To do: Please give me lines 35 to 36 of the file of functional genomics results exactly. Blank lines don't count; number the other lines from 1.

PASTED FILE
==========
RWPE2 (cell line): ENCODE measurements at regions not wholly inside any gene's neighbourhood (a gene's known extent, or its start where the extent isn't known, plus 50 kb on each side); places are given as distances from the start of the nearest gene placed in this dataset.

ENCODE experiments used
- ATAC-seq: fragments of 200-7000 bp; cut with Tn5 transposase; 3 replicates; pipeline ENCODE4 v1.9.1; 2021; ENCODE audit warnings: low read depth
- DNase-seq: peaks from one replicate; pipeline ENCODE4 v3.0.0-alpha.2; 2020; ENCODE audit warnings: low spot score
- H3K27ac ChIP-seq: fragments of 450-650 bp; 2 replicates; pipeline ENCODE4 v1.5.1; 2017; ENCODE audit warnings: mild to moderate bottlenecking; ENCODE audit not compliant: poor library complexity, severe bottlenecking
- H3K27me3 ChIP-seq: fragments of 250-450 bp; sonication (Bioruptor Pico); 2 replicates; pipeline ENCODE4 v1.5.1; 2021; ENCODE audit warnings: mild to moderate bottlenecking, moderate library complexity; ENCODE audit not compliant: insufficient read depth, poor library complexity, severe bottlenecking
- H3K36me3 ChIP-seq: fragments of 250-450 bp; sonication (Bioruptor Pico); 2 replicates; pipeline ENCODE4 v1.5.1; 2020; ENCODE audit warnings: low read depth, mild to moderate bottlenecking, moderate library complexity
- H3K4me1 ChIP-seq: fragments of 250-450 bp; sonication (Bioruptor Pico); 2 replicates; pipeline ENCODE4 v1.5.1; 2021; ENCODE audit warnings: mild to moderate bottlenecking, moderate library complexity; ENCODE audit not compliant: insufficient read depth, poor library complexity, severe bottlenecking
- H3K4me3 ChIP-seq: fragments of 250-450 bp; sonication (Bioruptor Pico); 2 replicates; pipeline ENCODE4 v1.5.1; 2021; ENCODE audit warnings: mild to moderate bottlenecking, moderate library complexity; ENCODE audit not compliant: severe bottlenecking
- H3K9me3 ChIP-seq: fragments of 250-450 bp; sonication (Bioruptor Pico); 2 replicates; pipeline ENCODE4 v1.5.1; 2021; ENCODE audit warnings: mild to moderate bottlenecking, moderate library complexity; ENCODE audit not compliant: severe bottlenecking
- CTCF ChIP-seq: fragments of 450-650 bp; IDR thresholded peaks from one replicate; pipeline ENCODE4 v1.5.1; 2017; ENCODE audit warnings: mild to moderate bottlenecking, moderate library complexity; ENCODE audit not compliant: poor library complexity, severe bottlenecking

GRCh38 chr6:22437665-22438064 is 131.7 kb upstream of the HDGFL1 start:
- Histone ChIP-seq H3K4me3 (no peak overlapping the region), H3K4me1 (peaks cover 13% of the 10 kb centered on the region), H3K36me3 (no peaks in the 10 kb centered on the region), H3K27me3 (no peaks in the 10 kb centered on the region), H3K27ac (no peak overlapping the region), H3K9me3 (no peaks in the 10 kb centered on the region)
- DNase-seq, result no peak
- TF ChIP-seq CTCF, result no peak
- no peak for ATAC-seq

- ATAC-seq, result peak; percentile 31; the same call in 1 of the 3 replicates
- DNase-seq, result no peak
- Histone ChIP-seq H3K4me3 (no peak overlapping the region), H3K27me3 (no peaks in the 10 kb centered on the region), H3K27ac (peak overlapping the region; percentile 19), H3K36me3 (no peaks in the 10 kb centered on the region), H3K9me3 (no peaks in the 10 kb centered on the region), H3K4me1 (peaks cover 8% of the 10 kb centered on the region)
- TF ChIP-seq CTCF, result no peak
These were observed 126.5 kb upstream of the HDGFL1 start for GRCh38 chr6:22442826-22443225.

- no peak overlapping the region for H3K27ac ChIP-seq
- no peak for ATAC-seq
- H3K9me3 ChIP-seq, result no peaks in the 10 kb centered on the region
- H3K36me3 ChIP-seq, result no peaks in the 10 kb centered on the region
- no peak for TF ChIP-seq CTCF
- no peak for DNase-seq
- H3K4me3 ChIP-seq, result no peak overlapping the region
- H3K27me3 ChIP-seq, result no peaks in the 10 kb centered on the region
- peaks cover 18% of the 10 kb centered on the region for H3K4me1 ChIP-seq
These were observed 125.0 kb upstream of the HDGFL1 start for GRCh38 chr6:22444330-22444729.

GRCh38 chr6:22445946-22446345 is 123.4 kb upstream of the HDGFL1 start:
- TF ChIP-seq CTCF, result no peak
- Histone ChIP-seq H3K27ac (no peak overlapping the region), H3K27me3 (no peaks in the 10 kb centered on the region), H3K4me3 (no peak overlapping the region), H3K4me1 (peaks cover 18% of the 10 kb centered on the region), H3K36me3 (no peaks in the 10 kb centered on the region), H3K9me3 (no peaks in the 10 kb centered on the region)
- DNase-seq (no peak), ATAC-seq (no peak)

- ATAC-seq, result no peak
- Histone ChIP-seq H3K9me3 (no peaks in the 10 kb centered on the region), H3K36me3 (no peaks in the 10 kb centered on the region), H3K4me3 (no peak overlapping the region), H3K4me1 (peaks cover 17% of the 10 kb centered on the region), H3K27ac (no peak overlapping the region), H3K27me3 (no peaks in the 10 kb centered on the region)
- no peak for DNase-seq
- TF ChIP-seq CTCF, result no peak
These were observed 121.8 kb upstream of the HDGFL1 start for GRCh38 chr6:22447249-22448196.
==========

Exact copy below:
- DNase-seq (no peak), ATAC-seq (no peak)

- ATAC-seq, result no peak